Category: Sexual Functioning
Adaptability is the ability to be flexible while effectively regulating cognitive, emotional, and behavioral reactions to new or stimulating circumstances (Burns & Martin, 2014). High levels of adaptability have been linked to children’s positive emotions, self-efficacy, and social competence (Givertz & Segrin, 2014). Low adaptability and poor social competence are related to withdrawal (LaFreniere & Dumas, 1996), while poor cognitive ability and low self-efficacy are linked to attention problems (Cho et al., 2015; Moore et al., 2003). Further, high adaptability was linked to fewer atypicality symptoms (e.g., hearing voices; Nicpon et al., 2010). Children who exhibit problematic sexual behavior (PSB) may also experience withdrawal, attention problems, and atypicality. PSB are sexual behaviors that are developmentally inappropriate, persist despite intervention, are potentially harmful, and/or involve coercion or aggression (Silovsky, 2009). Children with PSB may be isolated and withdrawn due to social rejection or poor social skills (Gresham & Nagle, 1980) or may have experienced sexual trauma (Tarren-Sweeney, 2008), which could lead to anxiety or trauma-related symptoms that impede their concentration. Finally, children may engage in PSB as an atypical self-soothing or coping mechanism. However, no research has examined whether withdrawal, attention concerns, or atypicality are related to adaptability in children with PSB. As such, we hypothesize that children with PSB who have higher atypicality, withdrawal, and attention problems scores will have lower adaptability scores.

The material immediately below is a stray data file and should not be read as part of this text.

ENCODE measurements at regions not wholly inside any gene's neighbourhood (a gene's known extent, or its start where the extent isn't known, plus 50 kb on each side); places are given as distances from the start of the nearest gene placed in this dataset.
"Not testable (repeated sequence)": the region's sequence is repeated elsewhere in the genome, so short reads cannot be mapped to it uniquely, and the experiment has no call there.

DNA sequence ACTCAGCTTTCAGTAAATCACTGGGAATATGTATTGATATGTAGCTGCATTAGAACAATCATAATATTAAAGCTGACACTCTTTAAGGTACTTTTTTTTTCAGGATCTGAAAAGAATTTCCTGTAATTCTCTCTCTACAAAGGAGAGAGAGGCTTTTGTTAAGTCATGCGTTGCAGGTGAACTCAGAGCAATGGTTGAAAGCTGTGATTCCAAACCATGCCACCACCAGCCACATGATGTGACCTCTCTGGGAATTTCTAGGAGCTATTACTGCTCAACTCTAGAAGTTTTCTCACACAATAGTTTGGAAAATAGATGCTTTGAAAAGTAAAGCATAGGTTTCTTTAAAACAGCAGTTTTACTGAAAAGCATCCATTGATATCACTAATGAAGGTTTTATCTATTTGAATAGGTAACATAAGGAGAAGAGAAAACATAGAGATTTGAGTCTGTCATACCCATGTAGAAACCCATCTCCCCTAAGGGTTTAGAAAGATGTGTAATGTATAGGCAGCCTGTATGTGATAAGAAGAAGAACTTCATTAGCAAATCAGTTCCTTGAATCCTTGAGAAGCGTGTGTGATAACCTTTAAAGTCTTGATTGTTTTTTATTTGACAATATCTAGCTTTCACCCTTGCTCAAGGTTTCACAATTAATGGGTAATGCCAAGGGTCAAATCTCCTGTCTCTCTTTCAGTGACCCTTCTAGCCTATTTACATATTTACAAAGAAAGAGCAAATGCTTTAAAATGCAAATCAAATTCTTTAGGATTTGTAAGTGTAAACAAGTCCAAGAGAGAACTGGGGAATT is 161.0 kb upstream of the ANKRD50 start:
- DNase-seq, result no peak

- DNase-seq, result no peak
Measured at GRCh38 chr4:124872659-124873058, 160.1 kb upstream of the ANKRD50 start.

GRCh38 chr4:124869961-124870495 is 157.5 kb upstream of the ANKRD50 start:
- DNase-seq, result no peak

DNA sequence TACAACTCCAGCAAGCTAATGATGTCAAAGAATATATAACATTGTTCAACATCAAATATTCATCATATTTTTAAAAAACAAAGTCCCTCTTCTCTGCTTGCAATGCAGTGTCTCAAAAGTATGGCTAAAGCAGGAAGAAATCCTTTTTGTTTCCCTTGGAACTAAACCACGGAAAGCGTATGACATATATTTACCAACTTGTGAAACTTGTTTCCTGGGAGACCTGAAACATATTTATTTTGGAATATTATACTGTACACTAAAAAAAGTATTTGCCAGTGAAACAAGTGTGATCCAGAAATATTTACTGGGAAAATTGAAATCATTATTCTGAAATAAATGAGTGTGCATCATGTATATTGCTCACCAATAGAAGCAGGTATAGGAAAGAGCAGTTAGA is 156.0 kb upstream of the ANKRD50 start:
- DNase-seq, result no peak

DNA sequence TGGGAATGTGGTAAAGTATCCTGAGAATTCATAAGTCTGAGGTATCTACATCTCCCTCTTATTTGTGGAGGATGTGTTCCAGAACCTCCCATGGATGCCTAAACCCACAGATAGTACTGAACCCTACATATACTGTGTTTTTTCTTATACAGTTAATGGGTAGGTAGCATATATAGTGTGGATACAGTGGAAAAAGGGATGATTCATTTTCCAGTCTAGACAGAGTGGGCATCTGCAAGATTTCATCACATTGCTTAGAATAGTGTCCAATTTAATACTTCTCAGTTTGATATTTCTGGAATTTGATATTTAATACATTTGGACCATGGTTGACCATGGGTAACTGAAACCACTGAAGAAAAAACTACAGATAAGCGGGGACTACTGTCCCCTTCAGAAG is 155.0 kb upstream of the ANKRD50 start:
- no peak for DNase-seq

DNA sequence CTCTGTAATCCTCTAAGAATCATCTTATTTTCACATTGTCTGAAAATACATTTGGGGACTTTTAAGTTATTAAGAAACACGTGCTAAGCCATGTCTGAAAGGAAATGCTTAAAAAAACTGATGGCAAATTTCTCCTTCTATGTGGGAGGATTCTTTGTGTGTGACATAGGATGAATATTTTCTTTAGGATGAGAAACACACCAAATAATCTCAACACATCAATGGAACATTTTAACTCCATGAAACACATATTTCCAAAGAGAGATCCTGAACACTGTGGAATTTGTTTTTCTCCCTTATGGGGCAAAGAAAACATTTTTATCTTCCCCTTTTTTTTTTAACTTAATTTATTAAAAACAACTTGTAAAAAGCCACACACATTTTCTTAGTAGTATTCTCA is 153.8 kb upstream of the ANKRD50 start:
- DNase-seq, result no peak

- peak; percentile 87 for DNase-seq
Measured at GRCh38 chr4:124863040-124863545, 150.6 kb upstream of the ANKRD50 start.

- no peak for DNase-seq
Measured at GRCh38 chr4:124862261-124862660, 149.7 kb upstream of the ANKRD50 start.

Participants were 135 school-aged children (63% male) referred to the Problematic Sexual Behaviors - Cognitive Behavioral Therapy - School-Age clinical program (Silovsky et al., 2012). Participant age ranged from 6 to 13 years (M = 9.74, SD = 1.92). Most participants were Caucasian (44.4%), Multi-racial (22.2%), or African-American (10.4%). Most caregivers were biological (53.3%) or foster (27.4%), with females making up 86% of overall caregivers. Caregivers completed a demographics form and the Behavior Assessment System for Children - Second Edition (BASC-2; Reynolds & Kamphaus, 2004), which described their child’s adaptability, withdrawal, attention problems, and atypicality using T-scores.
A multiple regression assessed whether atypicality, withdrawal, and attention problems were predictive of adaptability. The model significantly predicted adaptability, F(3, 134) = 44.58, p < .05, R = .71, adjusted R square = .49. Withdrawal and attention problems significantly predicted adaptability, both p < .05. Atypicality was not significantly predictive of adaptability, p > .05.
Asia Perkins– University of Oklahoma Health Sciences Center, Oklahoma City, Oklahoma
Natalie Flaming– University of Oklahoma Health Sciences Center
Lauren Holleyman– University of Oklahoma Health Sciences Center
Erin Taylor– University of Oklahoma Health Sciences Center
Jane Silovksy– University of Oklahoma Health Sciences Center